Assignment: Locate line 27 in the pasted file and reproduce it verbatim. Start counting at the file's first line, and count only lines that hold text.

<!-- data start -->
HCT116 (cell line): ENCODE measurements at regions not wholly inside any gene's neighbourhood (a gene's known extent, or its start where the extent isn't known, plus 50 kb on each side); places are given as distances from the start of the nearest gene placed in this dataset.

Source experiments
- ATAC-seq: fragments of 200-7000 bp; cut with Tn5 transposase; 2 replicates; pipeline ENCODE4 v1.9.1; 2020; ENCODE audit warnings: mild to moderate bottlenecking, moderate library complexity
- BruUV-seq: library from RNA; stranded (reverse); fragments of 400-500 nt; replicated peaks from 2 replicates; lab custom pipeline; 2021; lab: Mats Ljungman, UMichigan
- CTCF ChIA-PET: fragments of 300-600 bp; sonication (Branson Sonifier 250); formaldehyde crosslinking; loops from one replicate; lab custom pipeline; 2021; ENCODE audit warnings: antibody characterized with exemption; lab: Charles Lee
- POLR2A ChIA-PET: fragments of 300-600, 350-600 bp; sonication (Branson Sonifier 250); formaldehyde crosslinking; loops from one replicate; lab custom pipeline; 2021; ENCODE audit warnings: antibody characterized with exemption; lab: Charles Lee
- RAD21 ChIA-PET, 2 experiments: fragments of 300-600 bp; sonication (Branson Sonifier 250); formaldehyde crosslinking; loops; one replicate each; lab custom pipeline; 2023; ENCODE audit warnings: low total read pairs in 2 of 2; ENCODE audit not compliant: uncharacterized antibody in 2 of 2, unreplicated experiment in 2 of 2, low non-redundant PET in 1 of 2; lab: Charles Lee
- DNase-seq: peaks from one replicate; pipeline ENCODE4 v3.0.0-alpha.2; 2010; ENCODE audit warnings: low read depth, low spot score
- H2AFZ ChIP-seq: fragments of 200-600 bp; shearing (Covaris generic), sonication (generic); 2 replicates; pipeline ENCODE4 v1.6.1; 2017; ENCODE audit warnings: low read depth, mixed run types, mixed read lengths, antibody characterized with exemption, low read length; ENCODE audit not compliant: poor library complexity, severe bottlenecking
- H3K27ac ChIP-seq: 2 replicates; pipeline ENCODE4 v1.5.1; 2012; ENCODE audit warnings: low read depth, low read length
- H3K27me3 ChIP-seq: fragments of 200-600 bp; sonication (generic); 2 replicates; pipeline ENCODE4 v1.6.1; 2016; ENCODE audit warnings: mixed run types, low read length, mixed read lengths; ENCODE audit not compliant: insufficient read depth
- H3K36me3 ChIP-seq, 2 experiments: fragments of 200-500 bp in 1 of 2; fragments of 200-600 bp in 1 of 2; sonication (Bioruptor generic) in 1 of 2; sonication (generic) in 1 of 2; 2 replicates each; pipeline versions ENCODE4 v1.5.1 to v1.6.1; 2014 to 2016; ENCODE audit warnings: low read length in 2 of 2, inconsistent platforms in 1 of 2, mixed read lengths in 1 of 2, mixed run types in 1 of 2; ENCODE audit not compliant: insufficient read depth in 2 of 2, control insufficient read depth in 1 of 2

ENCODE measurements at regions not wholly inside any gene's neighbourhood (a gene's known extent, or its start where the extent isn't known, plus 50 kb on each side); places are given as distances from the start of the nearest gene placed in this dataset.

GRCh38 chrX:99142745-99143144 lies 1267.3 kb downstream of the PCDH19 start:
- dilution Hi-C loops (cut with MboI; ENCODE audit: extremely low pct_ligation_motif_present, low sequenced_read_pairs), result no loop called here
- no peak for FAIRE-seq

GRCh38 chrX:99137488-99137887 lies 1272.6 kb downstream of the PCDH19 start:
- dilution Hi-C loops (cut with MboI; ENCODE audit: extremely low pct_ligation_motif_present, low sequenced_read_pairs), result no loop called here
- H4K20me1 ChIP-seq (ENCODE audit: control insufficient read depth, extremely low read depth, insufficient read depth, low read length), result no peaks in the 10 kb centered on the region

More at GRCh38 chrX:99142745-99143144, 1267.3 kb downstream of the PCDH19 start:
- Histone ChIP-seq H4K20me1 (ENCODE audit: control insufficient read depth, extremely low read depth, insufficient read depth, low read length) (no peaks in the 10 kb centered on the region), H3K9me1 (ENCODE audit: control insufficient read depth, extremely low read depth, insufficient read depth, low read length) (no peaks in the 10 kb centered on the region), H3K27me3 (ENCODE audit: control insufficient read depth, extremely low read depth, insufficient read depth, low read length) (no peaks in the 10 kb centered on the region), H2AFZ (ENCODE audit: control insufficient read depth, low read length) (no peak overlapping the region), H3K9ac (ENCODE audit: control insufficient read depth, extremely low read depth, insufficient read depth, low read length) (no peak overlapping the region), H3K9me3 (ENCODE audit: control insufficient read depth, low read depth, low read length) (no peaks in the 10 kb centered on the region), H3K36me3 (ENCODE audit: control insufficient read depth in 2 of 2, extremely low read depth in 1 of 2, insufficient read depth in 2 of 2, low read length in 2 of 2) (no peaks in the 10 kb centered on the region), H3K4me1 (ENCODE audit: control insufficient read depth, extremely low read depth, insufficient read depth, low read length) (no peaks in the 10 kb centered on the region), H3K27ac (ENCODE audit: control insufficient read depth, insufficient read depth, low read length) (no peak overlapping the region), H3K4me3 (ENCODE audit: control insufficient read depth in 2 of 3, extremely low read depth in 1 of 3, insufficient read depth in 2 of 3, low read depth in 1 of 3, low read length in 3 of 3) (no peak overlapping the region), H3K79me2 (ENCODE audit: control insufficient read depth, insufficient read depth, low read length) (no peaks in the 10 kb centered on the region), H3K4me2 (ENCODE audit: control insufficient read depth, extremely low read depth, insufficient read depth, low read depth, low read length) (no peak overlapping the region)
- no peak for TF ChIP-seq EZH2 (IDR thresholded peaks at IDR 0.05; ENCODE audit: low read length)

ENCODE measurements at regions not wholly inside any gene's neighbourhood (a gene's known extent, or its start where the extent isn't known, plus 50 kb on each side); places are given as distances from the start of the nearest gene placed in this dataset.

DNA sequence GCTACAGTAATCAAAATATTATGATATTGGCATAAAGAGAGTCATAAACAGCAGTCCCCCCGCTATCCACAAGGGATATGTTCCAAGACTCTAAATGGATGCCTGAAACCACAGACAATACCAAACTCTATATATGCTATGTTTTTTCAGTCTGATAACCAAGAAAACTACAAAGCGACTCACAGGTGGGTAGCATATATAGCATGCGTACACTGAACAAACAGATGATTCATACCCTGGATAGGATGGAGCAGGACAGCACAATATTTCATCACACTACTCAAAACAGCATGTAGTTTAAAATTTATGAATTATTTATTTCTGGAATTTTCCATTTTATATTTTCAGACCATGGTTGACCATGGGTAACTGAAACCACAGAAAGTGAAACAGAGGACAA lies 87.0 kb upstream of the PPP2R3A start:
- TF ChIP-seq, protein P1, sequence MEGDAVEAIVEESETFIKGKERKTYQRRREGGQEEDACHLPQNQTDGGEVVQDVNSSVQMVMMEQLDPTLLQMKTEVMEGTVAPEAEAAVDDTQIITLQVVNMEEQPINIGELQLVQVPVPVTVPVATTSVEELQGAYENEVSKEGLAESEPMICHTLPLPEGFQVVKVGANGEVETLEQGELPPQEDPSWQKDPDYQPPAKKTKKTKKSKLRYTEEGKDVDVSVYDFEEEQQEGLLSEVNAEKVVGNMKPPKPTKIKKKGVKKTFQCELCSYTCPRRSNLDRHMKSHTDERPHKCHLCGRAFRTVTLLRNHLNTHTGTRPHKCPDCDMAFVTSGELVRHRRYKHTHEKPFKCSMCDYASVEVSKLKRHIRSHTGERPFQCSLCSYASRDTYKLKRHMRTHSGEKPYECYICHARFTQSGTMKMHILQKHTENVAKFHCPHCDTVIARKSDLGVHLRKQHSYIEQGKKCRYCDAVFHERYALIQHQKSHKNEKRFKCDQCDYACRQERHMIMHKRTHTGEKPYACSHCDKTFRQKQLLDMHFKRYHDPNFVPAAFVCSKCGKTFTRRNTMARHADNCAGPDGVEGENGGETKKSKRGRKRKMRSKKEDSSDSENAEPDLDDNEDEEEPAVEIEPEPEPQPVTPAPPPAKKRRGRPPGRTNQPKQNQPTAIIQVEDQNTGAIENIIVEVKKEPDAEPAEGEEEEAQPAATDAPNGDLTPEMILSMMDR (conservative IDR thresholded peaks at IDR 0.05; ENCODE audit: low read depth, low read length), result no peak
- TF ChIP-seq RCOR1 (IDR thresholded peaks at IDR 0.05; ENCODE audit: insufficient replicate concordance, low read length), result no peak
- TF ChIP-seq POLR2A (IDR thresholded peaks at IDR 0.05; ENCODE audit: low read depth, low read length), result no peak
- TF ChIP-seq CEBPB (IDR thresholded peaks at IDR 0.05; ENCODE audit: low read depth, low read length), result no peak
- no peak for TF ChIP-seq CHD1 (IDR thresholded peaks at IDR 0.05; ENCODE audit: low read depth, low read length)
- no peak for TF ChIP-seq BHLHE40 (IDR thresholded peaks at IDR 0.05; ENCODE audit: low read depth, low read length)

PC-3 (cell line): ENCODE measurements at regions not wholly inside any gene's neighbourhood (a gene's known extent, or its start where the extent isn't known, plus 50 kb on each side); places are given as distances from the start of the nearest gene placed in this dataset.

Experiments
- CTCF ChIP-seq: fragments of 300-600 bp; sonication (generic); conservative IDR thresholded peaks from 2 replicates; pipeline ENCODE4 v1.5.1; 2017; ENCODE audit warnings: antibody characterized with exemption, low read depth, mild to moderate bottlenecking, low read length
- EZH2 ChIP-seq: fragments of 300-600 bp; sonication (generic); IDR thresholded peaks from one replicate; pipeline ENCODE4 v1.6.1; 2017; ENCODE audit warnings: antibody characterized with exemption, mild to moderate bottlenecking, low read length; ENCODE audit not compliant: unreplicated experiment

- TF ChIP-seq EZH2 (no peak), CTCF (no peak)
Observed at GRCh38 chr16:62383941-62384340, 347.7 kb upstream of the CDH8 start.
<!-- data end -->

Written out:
- TF ChIP-seq POLR2A (IDR thresholded peaks at IDR 0.05; ENCODE audit: low read depth, low read length), result no peak